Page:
Last year, at about this time, I injured my left foot in the most bizarre way and was forced to hang up my shoes and defer out of the Boston Marathon. Then last week, I was jumping out of the shower after a decent training run, slipped and kicked the side of the tub. Within a half an hour after that most graceful of stumbles I felt the pain and discomfort that I felt a year ago – same spot, same persistent pain – and started to panic. At that point I wasn’t sure if it was just a stinger or if this was the exact injury that knocked me out of Boston last year. With a race to run on Sunday, a day or so later, I decided to ice and rest on Saturday and really just try and figure it out a bit.
Saturday afternoon and evening were unnerving, because whenever my foot wasn’t wrapped it was ungodly sore and made it really difficult to walk, let alone run. I became increasingly agitated, irritable and unpleasant as I was working myself up to a full-blown panic attack. Eventually I managed to mellow out enough to get some rest and still consider the 20k Boston Build-up in Southport, CT.
Race Day AM, I went through my usual routine, got on the train and wrapped my foot just like I usually do. Everything seemed to be pretty much in order and I started getting a little excited, because it was finally warm enough to wear shorts for a race. The course was challenging and fun and I really went out and tried to test myself, my foot and get a fair assessment of where the hell I was physically. As it turns out, I was doing pretty well. I finished in 1:22:42 (6:39 pace), which was good enough for 29th overall in the 170+ field.
After the race, I went home and finally took off the wrap and that is when I knew that I needed to take some time off to be safe. As soon as the wrap released and my foot was free from its bonds I was sore. I stretched, iced and rested for the remainder of the evening and while I was enjoying English Premier League Review Show that night I made the decision to keep the foot wrapped and shelf running for the majority of the week … something that is much easier said than done. For me, this was a “practice what you preach” moment, listening to my body and being patient with an injury that could potentially set me back quite a bit.
I really struggled reading the emails, tweets and messages from other runners and triathletes about their training, doing the things they love, and then not going out and joining in myself. Throughout the week I had to remind myself that I have a goal to achieve at the end of all of this and that going out before I have nipped this injury would jeopardize my ability to reach my goal. It was incredibly humbling, and at times more painful than the injury itself, to break from the tightly regimented routine that I had developed over the proceeding couple of months. In an effort to pacify my urges I started doing two-a-day core workouts so that, in my mind, I would still be building and working towards my goal even if I wasn’t running.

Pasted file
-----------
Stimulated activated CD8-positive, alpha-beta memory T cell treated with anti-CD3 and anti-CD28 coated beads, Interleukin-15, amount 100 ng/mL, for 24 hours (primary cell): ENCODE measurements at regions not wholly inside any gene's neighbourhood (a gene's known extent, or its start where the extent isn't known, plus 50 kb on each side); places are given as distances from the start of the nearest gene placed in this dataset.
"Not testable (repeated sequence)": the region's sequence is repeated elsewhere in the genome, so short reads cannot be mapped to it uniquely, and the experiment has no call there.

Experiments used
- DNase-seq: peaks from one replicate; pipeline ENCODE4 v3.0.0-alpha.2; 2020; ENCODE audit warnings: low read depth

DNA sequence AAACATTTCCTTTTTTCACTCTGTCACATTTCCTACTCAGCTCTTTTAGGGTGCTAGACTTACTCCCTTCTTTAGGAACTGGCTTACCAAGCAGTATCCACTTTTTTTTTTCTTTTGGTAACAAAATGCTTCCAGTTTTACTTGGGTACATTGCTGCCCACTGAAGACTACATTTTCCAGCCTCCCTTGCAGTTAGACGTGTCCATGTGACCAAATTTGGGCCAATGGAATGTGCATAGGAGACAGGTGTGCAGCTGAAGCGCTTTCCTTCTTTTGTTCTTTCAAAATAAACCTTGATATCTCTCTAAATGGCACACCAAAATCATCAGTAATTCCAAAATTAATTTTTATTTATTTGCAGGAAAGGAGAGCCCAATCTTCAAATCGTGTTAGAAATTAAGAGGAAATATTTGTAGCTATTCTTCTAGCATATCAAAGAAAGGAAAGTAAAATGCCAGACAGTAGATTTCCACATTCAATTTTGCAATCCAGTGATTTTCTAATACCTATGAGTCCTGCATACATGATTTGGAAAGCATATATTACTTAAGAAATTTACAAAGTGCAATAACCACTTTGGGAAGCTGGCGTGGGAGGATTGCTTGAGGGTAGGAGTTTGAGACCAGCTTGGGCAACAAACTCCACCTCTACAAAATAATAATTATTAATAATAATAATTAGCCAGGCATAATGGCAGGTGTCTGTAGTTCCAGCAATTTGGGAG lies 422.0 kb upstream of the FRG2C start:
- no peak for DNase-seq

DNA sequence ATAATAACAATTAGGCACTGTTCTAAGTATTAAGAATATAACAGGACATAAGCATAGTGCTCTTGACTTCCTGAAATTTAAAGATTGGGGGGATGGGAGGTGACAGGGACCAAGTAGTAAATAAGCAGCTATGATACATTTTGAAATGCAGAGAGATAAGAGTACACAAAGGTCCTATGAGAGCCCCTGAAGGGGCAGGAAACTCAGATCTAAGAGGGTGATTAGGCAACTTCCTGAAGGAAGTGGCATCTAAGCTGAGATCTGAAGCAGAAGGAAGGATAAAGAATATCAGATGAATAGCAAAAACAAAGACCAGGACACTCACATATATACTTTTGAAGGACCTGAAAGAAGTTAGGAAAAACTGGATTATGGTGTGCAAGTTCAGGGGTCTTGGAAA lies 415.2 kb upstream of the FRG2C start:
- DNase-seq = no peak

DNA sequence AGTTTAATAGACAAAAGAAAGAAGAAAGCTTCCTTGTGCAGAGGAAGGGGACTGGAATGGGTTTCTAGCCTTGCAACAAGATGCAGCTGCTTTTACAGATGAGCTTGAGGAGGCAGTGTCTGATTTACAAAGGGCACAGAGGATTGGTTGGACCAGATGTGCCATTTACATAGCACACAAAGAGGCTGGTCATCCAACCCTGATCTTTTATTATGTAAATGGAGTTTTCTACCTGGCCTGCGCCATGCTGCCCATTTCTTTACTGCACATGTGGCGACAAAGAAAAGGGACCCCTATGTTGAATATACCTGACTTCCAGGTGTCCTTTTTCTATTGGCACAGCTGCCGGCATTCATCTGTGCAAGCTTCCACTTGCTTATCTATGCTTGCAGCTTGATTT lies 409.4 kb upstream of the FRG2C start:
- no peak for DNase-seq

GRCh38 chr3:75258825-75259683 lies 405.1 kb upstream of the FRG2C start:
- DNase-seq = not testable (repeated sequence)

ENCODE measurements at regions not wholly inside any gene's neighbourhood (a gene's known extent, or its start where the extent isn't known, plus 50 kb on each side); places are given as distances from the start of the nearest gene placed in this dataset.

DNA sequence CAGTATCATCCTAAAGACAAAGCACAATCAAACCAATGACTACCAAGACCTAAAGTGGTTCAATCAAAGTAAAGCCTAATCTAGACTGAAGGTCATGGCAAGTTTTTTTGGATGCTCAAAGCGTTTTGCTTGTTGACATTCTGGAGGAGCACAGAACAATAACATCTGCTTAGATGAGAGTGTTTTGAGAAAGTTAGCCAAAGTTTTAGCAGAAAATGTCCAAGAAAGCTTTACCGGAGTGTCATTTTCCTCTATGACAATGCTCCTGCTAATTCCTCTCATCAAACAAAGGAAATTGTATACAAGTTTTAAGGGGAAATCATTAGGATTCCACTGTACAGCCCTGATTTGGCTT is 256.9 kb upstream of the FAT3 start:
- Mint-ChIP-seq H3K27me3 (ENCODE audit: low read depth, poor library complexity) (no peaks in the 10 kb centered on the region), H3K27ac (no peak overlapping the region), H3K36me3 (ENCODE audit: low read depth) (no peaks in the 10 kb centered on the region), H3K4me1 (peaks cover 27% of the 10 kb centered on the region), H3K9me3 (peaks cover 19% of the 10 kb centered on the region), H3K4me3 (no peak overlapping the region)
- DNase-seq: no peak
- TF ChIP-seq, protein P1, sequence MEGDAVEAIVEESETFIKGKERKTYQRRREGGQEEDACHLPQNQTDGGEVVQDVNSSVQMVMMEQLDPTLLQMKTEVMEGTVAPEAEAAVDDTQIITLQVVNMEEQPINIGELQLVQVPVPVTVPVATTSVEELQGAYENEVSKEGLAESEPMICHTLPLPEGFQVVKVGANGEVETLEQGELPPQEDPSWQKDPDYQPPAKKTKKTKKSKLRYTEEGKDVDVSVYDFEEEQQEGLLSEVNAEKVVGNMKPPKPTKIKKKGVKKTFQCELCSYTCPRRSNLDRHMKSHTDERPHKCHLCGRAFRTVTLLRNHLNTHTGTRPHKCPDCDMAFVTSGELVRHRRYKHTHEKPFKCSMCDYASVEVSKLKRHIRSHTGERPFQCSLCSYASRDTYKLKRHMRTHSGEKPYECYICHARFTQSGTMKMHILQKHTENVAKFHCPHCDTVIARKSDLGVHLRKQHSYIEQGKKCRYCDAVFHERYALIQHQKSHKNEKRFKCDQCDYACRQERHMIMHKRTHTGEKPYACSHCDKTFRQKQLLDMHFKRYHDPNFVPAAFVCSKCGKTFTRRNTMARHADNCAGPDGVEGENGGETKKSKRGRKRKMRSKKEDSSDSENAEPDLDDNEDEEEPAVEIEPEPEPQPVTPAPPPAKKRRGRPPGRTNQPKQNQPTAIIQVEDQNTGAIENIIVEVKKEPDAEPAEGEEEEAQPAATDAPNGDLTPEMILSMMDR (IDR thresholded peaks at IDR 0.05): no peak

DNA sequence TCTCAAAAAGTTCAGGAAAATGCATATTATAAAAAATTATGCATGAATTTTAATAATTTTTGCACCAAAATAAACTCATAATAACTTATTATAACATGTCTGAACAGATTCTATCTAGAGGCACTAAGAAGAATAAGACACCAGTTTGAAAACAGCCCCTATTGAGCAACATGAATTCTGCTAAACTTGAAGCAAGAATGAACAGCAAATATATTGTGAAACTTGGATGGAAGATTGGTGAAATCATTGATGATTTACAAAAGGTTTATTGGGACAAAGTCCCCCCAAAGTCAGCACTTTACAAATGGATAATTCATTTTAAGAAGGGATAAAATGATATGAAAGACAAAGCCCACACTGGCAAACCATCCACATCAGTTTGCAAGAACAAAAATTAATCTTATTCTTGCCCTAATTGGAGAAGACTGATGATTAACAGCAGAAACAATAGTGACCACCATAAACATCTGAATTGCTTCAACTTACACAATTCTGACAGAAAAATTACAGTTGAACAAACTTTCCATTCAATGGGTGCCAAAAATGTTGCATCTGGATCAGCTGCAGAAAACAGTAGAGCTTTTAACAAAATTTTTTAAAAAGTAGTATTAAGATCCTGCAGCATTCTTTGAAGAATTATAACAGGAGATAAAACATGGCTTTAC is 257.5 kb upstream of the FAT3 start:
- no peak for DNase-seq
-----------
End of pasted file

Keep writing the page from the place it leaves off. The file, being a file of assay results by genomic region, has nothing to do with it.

The days went by painfully slow, but then it was TGIF and it was time to lace’em up and get back out in the park and check on the status of my foot. As soon as the clock struck 6 p.m. I flew out of work and was jogging back to the park, all the while my mind hyper-focused on my left foot, honing in on any discomfort or pain with ridiculous sensitivity, but there was none. It felt just like I had before I had gone ahead and kicked the tub.
About half-way through the run I realized how good I felt, like I was gliding, strong and effortless, for about 5-miles. It was exactly what I needed and all the tension, irritability and unpleasantness that had festered throughout the week just sweated free from my body, it was perfect. I felt better than I have in a while, probably due to overtraining, but we live and learn.
I followed this run up with another on Sunday with Coach Adam, Javier, Javier's dog Simba and Bill Risch up in Rockefeller Park. It was a nice 14-miles or so and, as per usual, Adam threw a couple curves in there by having us do hill repeats at one point, then he decided we needed to do as many hills as we could find along the park’s trails. How sweet of him! It was a great trail run and I was incredibly relieved to complete it pain free!!
You may be asking why I have included this video clip of a not-so-pleasant injury to this entry and my reasoning is this: the Arsenal FC player featured, Eduardo da Silva, was told that he may never play the game again due to the severity of the injury and the amount of rehab that he would require. Well, this past Monday Eduardo returned to the pitch for the first time in nearly a year and not only scored, but inked the score sheet twice. He looked lively, comfortable and so unbelievably happy to be doing what he loved that I felt like I had to share. The amount of patience and mental toughness it must have taken to go through his recovery period and then to set foot on the field again, all the while worrying about getting hurt again, is remarkable.